Scaling Enterprise Threat Detection And Response Is The Theme Of Cyber Security Hub’s Digital Summit May 5-7

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Esther Shein

Like many global events, the COVID-19 pandemic has created fodder for cyber attackers who are taking every opportunity to use the virus as fresh ammunition to prey on people.

On Monday, the International Association of IT Asset Managers (IAITAM) warned that breaches of corporate and government data appear to be running at a level even higher than experts had feared going into stay-at-home orders due to COVID-19.

“We anticipated that things would get bad,’’ said IAITAM President and CEO Dr. Barbara Rembiesa, in a statement. “Companies and agencies may be hoping and praying they are safe, but the work-from-home environment has created a multitude of opportunities for leaks. Too many organizations have left themselves wide open for attack.”

Rembiesa said organization need to understand the pathways for access within their network to avert leaking their own assets. The biggest problems the IAITAM sees is assets left unsecured; the creation of new devices for employees working from home; assets now unsecured in a home environment; and employees unwittingly inviting in intrusions by clicking on emails and inadvertently downloading malware.

“Even companies that do not make a mistake themselves could still find themselves the victim of a coronavirus-related breach,’’ Rembiesa said. She noted that earlier this month, The Small Business Administration experienced a glitch with a coronavirus loan relief fund platform that publicly leaked the personally identifiable information of business owners across the nation.  

Security firm Barracuda concurs that attacks have been on the rise since the start of the pandemic. There were 467,825 spear phishing email attacks between March 1 and March 23, and 9,116 of those detections were related to COVID-19, the firm said.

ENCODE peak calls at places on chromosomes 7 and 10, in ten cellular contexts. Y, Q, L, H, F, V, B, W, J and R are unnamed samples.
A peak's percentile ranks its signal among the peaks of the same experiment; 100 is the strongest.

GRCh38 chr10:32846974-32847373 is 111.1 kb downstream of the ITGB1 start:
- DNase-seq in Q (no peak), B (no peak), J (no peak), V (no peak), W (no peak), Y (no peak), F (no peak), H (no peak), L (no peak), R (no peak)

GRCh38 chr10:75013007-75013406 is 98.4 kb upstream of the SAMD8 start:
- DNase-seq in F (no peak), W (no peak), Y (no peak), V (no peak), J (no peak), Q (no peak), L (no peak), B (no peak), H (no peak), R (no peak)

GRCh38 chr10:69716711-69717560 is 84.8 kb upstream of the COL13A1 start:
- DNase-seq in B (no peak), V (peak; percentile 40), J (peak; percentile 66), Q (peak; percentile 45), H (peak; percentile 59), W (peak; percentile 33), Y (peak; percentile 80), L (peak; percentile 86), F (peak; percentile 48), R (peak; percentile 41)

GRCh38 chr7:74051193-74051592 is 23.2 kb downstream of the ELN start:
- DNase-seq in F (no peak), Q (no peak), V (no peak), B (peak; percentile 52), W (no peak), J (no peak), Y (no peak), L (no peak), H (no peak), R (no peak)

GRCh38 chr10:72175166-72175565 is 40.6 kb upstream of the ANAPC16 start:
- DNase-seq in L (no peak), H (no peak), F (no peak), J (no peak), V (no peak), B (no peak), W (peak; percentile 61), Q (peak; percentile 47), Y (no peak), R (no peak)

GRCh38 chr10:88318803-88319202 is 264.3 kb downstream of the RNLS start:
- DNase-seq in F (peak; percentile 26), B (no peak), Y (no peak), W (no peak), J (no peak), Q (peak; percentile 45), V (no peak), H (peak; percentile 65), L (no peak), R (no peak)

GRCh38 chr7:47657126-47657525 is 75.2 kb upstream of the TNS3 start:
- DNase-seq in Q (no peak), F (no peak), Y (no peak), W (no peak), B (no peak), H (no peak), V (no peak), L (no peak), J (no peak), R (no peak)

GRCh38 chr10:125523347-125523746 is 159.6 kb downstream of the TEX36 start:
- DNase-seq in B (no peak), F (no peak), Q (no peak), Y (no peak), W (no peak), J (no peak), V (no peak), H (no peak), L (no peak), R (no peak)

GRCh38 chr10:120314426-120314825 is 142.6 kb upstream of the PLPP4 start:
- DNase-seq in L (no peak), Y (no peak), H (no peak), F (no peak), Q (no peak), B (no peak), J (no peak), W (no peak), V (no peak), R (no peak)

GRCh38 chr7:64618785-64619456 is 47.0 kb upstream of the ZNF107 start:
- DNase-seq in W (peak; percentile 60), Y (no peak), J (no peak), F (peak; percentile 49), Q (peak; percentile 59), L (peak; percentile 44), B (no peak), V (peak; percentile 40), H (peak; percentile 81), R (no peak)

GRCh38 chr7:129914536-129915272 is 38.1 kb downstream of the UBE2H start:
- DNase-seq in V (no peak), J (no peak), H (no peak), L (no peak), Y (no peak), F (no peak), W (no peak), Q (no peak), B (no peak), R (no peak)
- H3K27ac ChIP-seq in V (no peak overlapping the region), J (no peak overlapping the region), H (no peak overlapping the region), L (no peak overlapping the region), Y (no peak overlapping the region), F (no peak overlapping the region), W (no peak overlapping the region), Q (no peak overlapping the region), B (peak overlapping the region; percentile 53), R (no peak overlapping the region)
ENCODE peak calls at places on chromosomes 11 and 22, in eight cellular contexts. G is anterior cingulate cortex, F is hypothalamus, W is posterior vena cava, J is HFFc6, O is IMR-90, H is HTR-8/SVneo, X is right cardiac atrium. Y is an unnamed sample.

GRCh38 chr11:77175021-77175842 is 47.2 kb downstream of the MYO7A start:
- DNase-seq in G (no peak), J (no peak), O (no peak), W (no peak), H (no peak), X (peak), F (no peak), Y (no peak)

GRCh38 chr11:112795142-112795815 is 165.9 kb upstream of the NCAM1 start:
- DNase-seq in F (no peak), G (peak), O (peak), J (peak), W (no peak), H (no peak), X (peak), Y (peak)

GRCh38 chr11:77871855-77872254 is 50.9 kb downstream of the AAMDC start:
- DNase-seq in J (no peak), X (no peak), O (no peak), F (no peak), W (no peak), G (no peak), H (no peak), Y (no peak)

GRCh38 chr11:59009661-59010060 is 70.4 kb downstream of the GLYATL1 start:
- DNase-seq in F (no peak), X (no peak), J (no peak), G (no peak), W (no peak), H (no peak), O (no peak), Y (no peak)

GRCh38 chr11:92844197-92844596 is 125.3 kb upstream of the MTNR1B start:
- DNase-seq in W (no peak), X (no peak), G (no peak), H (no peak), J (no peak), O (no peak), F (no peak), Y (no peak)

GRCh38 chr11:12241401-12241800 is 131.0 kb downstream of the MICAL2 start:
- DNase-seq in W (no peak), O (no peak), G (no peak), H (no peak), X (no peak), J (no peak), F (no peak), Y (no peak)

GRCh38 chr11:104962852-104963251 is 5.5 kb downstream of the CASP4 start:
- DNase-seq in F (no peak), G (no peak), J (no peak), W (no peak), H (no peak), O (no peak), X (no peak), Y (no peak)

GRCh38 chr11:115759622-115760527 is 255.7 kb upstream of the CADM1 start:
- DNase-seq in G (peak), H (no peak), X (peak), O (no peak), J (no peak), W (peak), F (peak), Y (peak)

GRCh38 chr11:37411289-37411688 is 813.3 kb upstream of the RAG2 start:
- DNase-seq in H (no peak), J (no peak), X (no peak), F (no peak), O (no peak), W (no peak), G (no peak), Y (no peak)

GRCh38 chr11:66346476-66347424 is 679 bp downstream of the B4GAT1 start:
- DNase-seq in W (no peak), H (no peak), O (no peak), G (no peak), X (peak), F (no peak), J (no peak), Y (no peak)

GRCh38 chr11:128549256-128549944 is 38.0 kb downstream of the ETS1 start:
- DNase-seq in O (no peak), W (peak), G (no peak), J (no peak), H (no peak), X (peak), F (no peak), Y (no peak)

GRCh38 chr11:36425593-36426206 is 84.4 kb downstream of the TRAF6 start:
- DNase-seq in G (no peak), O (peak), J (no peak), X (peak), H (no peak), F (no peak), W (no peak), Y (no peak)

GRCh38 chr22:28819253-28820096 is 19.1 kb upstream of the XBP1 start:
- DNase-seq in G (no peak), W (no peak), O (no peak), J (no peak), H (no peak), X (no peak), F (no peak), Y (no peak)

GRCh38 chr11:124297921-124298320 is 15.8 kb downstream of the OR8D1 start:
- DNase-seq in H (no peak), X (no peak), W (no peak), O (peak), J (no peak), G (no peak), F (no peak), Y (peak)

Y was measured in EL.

There were three main types of phishing attacks using coronavirus COVID-19 themes: scamming, brand impersonation and business email compromise, according to Barracuda. Of the coronavirus-related attacks detected by security firm through March 23, 54% were scams, 34% were brand impersonation attacks, 11% were blackmail, and 1% were business email compromise (BEC).

Some examples of how cybercriminals are trying to capitalize on the coronavirus pandemic include ransomware-delivering phishing emails purporting to be from the World Health Organization; websites offering phony coronavirus "vaccine kits;" requests for donations from fake charities; phony sites looking to sell coronavirus cures and face masks; and cyberattacks on testing labs and health departments.

The Enterprise Security Team Must Scale To Ward Off Cyberattacks

 For these and other reasons, it’s never has it been a more compelling time to keep cyber security at the forefront, and the theme of this year’s Cyber Security Digital Summit is “Scaling Enterprise Threat Detection and Response.”

The summit will take place between May 5 and 7.

This year’s theme will include:

  • Cyber-attackers are utilizing new technology and automation to discover more vulnerabilities more rapidly
  • What are practical ways for the enterprise security team to match the scope and scale of cyberattacks?